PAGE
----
“Building a pool and remodeling are two completely different things,” he says. “I thought it would be the same old, same old, and it wasn’t. I had a lot to learn.”
Now, McKenna can quickly spot clues that tell him where a pool needs help — and where the pitfalls lie — before he even starts renovating. He’s used those skills to build Gardner from a 200-pool-a-year plastering concern to a 1,300 pool-a-year empire with headquarters in San Diego, Orange County and Palm Springs. Along the way he’s grown from 22 employees to 140. He’s even brought his nephew into the family business.
While much has changed over the years, a major part of his business remains the same: pool plastering. These days he subcontracts plastering jobs for numerous pool builders around Southern California. And while his firm has expanded well beyond the plastering focus of its early years, McKenna hasn’t forgotten how important that craft is to the industry.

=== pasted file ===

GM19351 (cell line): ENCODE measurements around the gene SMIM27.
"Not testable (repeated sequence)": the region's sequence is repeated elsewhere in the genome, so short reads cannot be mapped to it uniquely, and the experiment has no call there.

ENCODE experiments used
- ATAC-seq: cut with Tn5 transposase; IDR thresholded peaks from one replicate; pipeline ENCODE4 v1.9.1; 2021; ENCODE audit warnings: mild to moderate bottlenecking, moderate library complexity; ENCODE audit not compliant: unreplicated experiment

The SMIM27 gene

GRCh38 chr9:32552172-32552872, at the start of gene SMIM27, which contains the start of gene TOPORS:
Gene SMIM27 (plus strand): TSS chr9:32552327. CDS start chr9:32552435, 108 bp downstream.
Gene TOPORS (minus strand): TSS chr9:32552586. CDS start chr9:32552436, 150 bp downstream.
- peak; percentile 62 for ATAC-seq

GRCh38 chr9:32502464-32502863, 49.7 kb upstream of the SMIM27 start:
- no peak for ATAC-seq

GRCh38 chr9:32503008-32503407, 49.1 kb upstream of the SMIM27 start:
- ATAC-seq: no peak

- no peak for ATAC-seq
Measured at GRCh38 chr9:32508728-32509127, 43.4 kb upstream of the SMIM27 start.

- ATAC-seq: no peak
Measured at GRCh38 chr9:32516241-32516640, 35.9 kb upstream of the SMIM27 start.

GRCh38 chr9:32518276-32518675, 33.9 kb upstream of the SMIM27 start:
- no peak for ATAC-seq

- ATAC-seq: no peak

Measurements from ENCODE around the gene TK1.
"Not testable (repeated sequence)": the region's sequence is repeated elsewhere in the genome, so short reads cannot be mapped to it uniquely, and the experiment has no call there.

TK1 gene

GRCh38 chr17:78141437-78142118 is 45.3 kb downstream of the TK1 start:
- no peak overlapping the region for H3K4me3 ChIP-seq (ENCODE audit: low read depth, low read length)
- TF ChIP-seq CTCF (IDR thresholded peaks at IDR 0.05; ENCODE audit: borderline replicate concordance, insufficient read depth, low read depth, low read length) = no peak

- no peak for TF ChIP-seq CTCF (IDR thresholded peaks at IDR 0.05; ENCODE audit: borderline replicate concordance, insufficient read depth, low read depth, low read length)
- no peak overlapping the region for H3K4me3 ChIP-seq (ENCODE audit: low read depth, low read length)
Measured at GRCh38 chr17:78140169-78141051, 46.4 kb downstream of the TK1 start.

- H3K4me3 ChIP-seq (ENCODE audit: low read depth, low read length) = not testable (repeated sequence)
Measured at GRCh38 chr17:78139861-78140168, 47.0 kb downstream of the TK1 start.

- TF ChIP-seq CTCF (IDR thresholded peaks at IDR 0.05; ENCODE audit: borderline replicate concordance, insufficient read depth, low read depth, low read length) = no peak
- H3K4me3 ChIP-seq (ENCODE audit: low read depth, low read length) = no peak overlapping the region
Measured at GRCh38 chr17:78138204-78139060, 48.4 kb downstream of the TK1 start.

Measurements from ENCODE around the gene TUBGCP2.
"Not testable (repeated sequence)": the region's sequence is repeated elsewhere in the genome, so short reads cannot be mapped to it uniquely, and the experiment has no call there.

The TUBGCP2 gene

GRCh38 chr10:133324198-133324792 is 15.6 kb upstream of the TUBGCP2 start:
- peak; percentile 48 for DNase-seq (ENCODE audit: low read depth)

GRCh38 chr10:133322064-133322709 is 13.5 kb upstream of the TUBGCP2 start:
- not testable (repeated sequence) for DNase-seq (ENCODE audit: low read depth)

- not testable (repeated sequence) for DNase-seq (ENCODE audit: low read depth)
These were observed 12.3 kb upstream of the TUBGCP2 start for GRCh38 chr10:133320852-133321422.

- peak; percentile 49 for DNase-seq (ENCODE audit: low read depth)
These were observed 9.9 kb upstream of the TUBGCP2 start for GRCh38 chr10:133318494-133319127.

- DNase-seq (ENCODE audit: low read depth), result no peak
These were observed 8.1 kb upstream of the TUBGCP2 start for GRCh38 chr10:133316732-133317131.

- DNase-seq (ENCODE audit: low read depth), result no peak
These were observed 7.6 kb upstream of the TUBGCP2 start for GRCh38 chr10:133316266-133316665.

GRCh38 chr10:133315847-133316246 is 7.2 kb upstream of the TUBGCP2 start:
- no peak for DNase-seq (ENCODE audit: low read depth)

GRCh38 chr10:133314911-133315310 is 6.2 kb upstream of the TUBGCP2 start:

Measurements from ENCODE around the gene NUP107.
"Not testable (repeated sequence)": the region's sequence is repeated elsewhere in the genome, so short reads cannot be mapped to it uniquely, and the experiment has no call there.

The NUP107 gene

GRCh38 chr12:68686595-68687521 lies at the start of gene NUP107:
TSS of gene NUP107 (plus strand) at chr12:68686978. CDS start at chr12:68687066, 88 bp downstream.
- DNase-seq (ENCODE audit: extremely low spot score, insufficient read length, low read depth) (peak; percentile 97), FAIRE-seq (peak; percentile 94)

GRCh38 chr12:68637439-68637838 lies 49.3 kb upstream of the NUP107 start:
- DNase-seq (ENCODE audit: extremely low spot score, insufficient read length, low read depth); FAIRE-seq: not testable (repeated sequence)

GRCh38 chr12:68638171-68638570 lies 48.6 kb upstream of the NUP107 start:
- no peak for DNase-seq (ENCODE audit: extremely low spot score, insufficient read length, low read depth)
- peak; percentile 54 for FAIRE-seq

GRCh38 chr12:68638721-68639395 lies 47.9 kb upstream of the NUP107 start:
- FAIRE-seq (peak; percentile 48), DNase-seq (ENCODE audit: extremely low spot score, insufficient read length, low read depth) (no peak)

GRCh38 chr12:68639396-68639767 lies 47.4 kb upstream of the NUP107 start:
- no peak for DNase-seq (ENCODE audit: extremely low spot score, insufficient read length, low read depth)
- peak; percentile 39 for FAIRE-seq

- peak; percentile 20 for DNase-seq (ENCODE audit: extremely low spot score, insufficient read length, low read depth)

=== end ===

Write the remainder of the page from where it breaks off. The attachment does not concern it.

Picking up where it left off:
“I can’t plaster to save my life,” he admits. “I’ve tried it. My guys make it look like it’s the easiest thing in the world. But it is a craft that takes years to perfect.”
Although not a plasterer himself, McKenna has been involved with the National Plasterers Council ever since he bought Gardner in 1994. Much like his pool industry career, his tenure with NPC started with lower-level positions before McKenna worked his way up. After being a member for a time, he has spent the last 11 years on the board, serving as chair of the Technical Advisory Committee for the past eight years.
Aspirations for his tenure
As incoming chair for the entire organization, McKenna has ambitious goals for his two-year tenure.